To the People Who Saved Me on My Journey With Bipolar Disorder
I would like to say so many things, but words fail. So today, I thought I would tell you what you mean to me.
My bipolar disorder doesn’t let me be the person I’d like to be for you. Understanding my bipolar disorder can be hard. But you do. And I don’t know many people who have the kind of patience and understanding you have.
I still remember the first time I saw you, in your crib, so tiny. You were the most beautiful thing I have seen in my eight years of life. There was a time when, after our mother passed away, I was diagnosed with severe depression and PTSD. You were very young, and I was responsible for you.
You grew up to be more mature than any person I have met in my life. You have saved me countless times from hurting myself. You became my rock. When I was diagnosed with bipolar disorder, from that time to now, you have been my constant reality check — through the unnerving moments of mania, through the petrifying moments of depression, when things were so blurry that nothing seemed real anymore.
You have been there through every frightful panic attack that left me gasping for more air, and I’ll never forget the moments you held my hand and let me know it’s OK.
I just wanted to let you know that you’re still the most beautiful thing I have in my life, and you’ll always be.
There was a time, before you came in my life, when I gave up. I quite literally gave up on the whole idea of life. I imagined a world without me would be a better place, for everyone. I hurt myself to get through the numbing pains of constant depression, the fear of unknown high. I lost family and friends, near and far. There was absolutely no reason for this life I had.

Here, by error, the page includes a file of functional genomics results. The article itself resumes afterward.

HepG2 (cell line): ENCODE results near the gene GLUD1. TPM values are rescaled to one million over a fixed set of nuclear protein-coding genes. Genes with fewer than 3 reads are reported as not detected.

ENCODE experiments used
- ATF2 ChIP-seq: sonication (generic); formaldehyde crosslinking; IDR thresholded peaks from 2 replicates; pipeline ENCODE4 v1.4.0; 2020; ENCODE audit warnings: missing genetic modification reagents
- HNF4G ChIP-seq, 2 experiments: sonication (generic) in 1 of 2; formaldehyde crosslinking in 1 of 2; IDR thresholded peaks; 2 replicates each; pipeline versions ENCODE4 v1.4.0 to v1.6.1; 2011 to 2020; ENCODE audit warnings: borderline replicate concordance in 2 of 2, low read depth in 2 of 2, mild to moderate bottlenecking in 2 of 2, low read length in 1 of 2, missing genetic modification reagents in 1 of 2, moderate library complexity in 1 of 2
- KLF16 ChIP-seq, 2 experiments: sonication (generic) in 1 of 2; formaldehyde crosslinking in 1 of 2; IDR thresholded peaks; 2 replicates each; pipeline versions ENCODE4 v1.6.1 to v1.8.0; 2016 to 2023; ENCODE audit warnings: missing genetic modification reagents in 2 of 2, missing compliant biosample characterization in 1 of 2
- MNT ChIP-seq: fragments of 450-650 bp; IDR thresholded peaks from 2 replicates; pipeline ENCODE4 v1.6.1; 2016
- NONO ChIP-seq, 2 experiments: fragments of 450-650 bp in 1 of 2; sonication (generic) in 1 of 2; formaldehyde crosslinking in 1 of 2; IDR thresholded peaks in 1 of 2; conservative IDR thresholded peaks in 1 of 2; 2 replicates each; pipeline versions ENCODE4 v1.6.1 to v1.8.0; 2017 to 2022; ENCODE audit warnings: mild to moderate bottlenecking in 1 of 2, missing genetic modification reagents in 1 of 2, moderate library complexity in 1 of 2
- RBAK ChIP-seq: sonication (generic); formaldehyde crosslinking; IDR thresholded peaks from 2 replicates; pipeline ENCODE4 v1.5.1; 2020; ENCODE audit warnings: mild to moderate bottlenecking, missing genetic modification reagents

When you walked into my life, unknowingly, you came carrying life with you. You saved me. No matter how much I try, I will never be able to explain what it means to save a life. But you did it, and you are still doing it, every single day.
I believed it would be difficult for anyone to understand my perilous highs and lows, and I would never have a “normal” life. But you changed all that, picked me up from my decline, you accepted me for who I am, and you helped me accept myself. You believe I am not my illness, an illness that’s stigmatized by our society.
To this day, you’re the constant reminder I must’ve done something beautiful to have fallen in love with you. You hold me together, I’ll never fall apart.
Dear best friend,
I haven’t been the greatest friend, I know that. I wasn’t there to celebrate the little and lots in your life. I have missed birthdays, your move to a new city, your promotion, your travel stories, and all the things that matter to you. All the while, I was immersed in my depression, or my menacing mania, or the severe panic attacks and anxiety.
You came in my life when I needed a friend who understands I cannot be “normal.” That I cannot engage in long talks every day, go out to party, be there every happy and sad moment of life, do all things fun. I got everything and more from you. The best thing was, I didn’t have to hide or pretend to be all those things for you to be my friend.
Through all the terrible arguments, fights and months of no conversation, we still end up where we started. To being the kind of friends who belong in stories. And we have a story together, and I’m glad.
You are one of the most phenomenal women I know, and I hope you know that.
If you’re still reading this letter, thank you for your unbounded patience and love. And thank you for staying with me even when I pull away. I know how hard it must be to understand everything that’s happening to me, my bipolar disorder, paranoia, anxiety. But I see you trying, and that’s all I ever asked for.